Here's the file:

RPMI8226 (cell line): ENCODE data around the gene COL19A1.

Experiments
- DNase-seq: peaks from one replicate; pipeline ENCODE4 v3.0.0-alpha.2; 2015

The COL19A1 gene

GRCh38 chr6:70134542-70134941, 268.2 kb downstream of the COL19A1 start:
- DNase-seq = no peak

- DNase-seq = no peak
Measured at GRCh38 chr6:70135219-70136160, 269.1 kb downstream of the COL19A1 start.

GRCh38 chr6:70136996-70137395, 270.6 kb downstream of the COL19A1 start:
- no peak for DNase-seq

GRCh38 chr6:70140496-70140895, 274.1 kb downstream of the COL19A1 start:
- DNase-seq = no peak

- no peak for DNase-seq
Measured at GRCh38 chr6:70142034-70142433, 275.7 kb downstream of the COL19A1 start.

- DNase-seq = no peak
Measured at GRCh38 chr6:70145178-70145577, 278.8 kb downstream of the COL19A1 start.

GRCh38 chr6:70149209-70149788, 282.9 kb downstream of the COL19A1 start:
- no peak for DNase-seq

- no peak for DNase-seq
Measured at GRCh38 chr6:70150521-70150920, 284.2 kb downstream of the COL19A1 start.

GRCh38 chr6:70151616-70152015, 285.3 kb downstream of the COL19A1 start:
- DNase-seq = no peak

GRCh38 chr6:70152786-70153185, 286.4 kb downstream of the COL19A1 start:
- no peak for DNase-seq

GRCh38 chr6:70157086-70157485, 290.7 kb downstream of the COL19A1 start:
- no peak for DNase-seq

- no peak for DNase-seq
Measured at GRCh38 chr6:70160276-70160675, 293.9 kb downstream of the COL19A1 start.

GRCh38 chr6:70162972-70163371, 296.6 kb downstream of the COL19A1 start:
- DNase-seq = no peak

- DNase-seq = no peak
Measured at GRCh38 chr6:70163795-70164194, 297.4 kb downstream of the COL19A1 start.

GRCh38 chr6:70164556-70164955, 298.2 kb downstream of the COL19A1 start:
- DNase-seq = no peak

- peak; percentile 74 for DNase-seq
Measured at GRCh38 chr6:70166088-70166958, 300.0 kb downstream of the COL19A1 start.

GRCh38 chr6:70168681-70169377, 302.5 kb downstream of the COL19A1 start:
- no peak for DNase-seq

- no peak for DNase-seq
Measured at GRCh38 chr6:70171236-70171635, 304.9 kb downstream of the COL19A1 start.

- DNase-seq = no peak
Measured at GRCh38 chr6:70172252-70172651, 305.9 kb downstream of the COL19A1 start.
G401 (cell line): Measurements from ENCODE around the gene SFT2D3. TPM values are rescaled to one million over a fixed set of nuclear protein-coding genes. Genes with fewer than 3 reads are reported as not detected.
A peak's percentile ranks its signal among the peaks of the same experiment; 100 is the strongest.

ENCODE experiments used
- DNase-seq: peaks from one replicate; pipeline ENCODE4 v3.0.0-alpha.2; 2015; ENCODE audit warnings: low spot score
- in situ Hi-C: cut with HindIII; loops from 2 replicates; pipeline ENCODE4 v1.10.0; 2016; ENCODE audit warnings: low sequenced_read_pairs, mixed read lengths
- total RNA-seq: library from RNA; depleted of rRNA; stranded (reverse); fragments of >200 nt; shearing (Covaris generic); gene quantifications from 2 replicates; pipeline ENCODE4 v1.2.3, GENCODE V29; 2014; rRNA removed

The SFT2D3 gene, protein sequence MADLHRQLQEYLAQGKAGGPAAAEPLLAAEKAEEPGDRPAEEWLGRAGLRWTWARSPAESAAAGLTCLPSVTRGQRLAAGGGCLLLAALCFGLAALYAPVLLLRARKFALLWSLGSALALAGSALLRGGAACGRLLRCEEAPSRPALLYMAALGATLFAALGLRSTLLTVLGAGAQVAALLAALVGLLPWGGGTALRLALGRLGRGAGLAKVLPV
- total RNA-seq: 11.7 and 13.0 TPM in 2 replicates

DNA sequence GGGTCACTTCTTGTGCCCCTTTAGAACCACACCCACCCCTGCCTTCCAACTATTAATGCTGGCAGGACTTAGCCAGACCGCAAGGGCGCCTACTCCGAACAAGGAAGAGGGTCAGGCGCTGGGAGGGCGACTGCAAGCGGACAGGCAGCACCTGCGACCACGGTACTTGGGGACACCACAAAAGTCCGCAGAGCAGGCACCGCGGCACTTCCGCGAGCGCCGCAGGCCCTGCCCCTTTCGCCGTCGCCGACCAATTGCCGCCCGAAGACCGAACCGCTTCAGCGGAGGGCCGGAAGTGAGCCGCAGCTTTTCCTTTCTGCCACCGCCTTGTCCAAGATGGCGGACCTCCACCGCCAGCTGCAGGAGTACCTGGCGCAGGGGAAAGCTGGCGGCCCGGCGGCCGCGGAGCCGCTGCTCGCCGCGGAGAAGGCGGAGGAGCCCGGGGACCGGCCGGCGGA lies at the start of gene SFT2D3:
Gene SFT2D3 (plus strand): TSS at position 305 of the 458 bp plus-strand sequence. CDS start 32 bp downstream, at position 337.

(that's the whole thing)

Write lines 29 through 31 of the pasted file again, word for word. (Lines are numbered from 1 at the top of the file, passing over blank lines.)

GRCh38 chr6:70162972-70163371, 296.6 kb downstream of the COL19A1 start:
- DNase-seq = no peak

- DNase-seq = no peak